Interaction between a nano-formulation of atrazine and rhizosphere bacterial communities: atrazine degradation and bacterial community alterations†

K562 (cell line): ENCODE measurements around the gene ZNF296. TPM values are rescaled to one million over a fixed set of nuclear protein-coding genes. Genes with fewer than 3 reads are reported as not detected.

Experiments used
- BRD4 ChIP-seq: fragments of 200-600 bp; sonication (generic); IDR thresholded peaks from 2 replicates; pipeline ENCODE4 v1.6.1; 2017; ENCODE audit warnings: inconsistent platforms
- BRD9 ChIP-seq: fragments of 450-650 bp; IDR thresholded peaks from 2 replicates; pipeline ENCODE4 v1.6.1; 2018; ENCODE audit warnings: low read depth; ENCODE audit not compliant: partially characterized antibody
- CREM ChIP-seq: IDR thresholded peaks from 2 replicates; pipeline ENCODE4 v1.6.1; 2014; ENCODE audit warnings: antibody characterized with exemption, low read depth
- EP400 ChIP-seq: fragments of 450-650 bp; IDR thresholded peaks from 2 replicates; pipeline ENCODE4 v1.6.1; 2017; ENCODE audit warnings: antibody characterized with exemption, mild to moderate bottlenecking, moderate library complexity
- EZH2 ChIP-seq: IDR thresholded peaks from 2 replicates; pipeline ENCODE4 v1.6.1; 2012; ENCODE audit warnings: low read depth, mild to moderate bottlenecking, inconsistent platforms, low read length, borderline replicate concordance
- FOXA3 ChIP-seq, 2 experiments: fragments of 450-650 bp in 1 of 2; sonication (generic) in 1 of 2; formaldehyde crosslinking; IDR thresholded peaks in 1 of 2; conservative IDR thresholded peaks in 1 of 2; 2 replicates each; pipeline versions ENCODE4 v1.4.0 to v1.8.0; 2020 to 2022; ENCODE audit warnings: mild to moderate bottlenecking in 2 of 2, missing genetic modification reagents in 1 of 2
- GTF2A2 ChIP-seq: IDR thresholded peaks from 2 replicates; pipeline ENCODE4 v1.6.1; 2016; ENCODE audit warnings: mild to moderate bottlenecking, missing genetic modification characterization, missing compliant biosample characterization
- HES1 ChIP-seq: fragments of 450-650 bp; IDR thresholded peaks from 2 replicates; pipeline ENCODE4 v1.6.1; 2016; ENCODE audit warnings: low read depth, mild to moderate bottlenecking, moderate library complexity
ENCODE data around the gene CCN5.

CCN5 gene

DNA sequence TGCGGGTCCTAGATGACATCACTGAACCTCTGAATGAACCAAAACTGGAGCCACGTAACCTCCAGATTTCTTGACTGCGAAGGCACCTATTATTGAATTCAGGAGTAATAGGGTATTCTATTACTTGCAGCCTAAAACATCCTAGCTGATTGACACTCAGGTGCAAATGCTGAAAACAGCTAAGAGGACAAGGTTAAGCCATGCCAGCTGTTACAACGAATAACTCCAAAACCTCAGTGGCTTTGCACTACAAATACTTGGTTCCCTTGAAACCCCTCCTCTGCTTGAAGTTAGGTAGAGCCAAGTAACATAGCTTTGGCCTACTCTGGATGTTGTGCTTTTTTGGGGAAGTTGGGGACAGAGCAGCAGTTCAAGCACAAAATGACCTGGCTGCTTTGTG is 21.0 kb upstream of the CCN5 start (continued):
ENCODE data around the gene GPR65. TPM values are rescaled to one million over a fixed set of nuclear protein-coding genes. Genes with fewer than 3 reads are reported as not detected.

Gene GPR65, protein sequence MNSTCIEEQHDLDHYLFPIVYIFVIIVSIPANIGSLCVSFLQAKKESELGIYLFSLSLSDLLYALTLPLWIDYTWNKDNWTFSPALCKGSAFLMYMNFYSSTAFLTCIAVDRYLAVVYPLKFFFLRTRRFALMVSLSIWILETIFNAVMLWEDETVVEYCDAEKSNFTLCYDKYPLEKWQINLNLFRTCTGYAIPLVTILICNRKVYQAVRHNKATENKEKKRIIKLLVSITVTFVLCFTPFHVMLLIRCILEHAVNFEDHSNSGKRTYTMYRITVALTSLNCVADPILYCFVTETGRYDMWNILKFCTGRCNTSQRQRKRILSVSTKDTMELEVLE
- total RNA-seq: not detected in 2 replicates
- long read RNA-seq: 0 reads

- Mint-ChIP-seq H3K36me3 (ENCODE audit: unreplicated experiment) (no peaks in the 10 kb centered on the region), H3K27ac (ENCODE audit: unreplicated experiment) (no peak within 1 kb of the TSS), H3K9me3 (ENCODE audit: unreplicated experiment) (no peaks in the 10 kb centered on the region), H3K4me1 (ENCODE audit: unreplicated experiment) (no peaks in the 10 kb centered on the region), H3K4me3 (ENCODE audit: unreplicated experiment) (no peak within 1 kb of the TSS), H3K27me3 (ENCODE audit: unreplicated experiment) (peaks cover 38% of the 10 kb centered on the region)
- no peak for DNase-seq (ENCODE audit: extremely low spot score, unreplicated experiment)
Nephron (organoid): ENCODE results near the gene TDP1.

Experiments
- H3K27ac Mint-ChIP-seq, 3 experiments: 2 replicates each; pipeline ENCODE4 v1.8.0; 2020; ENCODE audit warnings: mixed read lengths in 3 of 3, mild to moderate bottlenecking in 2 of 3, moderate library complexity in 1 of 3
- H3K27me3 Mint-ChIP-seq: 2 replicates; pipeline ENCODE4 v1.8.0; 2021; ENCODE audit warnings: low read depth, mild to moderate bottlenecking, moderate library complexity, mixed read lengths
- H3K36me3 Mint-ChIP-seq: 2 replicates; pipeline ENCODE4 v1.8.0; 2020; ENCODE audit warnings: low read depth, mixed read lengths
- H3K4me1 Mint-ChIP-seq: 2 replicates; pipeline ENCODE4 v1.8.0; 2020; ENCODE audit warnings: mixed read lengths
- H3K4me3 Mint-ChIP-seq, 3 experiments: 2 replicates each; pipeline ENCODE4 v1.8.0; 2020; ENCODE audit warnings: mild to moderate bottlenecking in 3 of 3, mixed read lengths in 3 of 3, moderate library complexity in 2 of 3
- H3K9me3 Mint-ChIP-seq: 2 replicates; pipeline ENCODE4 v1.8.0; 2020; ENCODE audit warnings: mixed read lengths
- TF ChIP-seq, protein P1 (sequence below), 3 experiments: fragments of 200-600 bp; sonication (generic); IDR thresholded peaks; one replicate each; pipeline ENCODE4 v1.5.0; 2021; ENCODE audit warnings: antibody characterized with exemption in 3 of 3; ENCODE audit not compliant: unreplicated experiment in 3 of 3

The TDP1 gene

Nanotechnology can potentially revolutionize the agricultural industry by offering nano-formulations of pesticides, the so-called nano-pesticides, which can e.g. increase the efficacy and stability of the active ingredients of pesticides. However, it is unknown how a nano-formulation may modulate the interaction between the active ingredient and non-target soil (micro)organisms. Here, we show that long-term exposure to a high dosage of atrazine (ATZ) containing nano-pesticides (NPATZs), where ATZ is encapsulated in a biodegradable polymeric shell, significantly decreases the metabolic capacity of rhizosphere bacterial communities and alters their community structure and composition compared to rhizosphere bacterial communities exposed to the same amount of conventionally applied ATZ. In the rhizosphere, the NPATZs and ATZ were found to be initially degraded by Mycobacterium and Pseudomonas bacteria. As the exposure time increased, more bacterial consortia became involved in NPATZ degradation than in ATZ degradation, especially in metabolizing N-isopropylammelide to carboxybiuret catalyzed by the genes atzC and atzD. Our findings provide important insights into the time-resolved interactions between rhizosphere bacterial communities and nano-pesticides.